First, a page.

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In My Good Books

Mother Knows Best

James Fenton
copyright © 2006

Originally published in The Guardian
15 July 2006

Contemplating the "vast, immeasurable sanctuary" of his memory, Augustine comes up with a puzzle: his memory is larger than he is. "Although it is part of my nature, I cannot understand all that I am. This means, then, that the mind is too narrow to contain itself entirely. But where is that part of it which it does not itself contain? Is it somewhere outside itself and not within it? How, then, can it be part of it, if it is not contained within it?"

This feeling that there is something both belonging to him and beyond him is at the heart of Augustine's Confessions. He is talking, in large part, about what we call the subconscious, and nowhere in the Confessions is his sense of the story of his subconscious - his autobiography in the most profound sense - so astute as in what he tells us of his mother, Monica, and his troubled relations with her.

For his father, Augustine seems to feel rather little - and perhaps what little he feels is tinged with contempt. I mentioned last week the moment in the public baths when his father sees that Augustine has reached puberty: he is happy at the prospect of grandchildren, and he tells Monica what he has seen. But for Monica, already a more advanced Christian than Augustine's father will ever be, the news provokes worry: from now on the son will be in mortal danger of sin for his sexuality.

The story of the Confessions, viewed as plain autobiography, is contained within the first nine of its 13 books. It begins with the author's birth, and it ends with his mother's death, when, Augustine tells us "she was 56 and I was 33". And the problem it relates, in its immensely influential way, is not only: what is a man to do with his sexuality, which can be such a torment to him? It is also: what is a man to do with his sexuality, which can be such a torment to his mother?

In a beautiful passage in Book Nine, shortly before Monica's death, mother and son are described in a moment of reconciliation and repose. It takes place in Ostia, the old port of Rome. The pair are alone, leaning out of a window overlooking a courtyard garden, relaxing after a long tiring journey, in anticipation of a sea-voyage home. Quoting St Paul, Augustine says "We had forgotten what we had left behind and were intent on what lay before us."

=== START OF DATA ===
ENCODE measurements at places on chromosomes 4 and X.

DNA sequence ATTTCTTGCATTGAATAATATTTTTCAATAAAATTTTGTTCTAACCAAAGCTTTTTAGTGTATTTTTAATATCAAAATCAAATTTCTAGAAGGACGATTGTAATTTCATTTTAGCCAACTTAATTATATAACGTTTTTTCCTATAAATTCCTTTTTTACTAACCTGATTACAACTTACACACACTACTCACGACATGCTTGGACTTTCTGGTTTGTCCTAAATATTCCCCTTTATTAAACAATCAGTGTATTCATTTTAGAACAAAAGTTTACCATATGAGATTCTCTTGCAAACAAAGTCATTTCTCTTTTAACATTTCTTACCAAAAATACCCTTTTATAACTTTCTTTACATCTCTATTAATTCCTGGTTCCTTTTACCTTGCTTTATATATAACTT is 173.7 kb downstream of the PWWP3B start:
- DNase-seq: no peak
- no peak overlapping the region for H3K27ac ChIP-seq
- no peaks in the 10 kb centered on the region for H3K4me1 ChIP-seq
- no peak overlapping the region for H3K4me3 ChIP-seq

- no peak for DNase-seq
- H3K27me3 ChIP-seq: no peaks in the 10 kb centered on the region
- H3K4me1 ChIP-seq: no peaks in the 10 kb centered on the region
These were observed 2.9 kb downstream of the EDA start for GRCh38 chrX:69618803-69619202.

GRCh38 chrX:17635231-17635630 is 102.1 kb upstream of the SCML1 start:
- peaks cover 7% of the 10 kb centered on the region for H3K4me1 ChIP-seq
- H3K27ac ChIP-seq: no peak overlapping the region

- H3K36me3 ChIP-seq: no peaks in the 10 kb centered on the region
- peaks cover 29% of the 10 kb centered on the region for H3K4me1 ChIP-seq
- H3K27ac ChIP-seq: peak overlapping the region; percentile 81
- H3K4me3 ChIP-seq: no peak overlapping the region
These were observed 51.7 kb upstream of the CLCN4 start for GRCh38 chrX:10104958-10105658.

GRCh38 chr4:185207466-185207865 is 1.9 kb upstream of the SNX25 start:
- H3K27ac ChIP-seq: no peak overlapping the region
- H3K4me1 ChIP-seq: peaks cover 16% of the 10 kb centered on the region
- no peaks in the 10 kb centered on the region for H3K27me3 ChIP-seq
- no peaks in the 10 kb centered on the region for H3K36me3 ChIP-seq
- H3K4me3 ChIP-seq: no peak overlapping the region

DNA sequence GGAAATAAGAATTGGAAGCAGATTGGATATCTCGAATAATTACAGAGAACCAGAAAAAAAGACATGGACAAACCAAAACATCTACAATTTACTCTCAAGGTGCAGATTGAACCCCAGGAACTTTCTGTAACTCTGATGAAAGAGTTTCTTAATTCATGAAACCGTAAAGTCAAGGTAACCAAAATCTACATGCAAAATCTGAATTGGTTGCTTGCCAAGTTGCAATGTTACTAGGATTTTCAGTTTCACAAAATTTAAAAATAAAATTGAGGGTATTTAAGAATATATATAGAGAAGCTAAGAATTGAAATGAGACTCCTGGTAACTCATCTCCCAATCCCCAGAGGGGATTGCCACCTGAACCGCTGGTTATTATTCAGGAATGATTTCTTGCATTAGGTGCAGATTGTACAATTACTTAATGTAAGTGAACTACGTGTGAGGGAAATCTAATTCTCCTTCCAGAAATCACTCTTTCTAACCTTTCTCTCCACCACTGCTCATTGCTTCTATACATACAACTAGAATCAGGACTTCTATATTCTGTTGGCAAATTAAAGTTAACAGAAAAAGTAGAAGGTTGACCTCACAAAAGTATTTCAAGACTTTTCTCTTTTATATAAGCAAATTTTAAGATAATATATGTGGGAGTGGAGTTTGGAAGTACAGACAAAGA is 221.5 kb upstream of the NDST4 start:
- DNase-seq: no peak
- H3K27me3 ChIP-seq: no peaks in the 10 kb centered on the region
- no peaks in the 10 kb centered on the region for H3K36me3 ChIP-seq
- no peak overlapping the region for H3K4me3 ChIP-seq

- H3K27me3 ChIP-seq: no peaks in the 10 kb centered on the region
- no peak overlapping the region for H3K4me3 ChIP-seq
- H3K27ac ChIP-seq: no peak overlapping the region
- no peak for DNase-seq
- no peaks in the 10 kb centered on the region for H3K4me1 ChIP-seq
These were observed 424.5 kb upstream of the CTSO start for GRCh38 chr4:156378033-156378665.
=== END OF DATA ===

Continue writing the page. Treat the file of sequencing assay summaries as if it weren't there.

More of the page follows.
Their conversation leads them to the conclusion "that no bodily pleasure, however great it might be and whatever earthly light might shed lustre upon it, was worthy of comparison, or even mention, beside the happiness of the life of the saints". The flame of love burns in them, and they have a sense of climbing higher and higher, until, mysteriously, they come to their own souls, and then pass beyond their own souls.

In a sense, Monica has won: she has won Augustine for Christianity, and she has won over his concubine and over his young prospective bride. She has won her son for the ascetic life. But her son must also have had the sense, as set out in Book Five, that Monica has overcome something in herself: she has overcome a "too jealous love for her son as a scourge of sorrow for her just punishment".

Monica's obsession, which has led her to pursue her son from Carthage all the way to Milan, has been a sin. "The torments she suffered," when her son first left for Italy, "were proof that she had inherited the legacy of Eve, seeking in sorrow what with sorrow she had brought into the world." So the reconciliation between mother and son releases both of them, not just the son, from sin.

Peter Brown, in one of those beautiful touches which illuminate his own classic Augustine of Hippo, says that Augustine in Milan "would have been like a westernised Russian in the 19th century, established in Paris". His mother had brought with her to Milan not only her strong belief in the significance of dreams but also various African practices that were frowned on in Italy: taking meal-cakes and bread and wine to the shrines of the saints on their memorial days - a practice which seemed to the local church both suspiciously pagan and an invitation to drunkenness.

Monica and her son were Numidians, that is, Africans, relations of the modern Berbers. Their version of Christianity was, a word Brown uses twice, "drastic". Dreams, trances, alcohol, ritual suicide - a great deal of terror was involved. Their sensuality was very, very frightening indeed. What a relief it must have been for mother and son to escape its terrors together.

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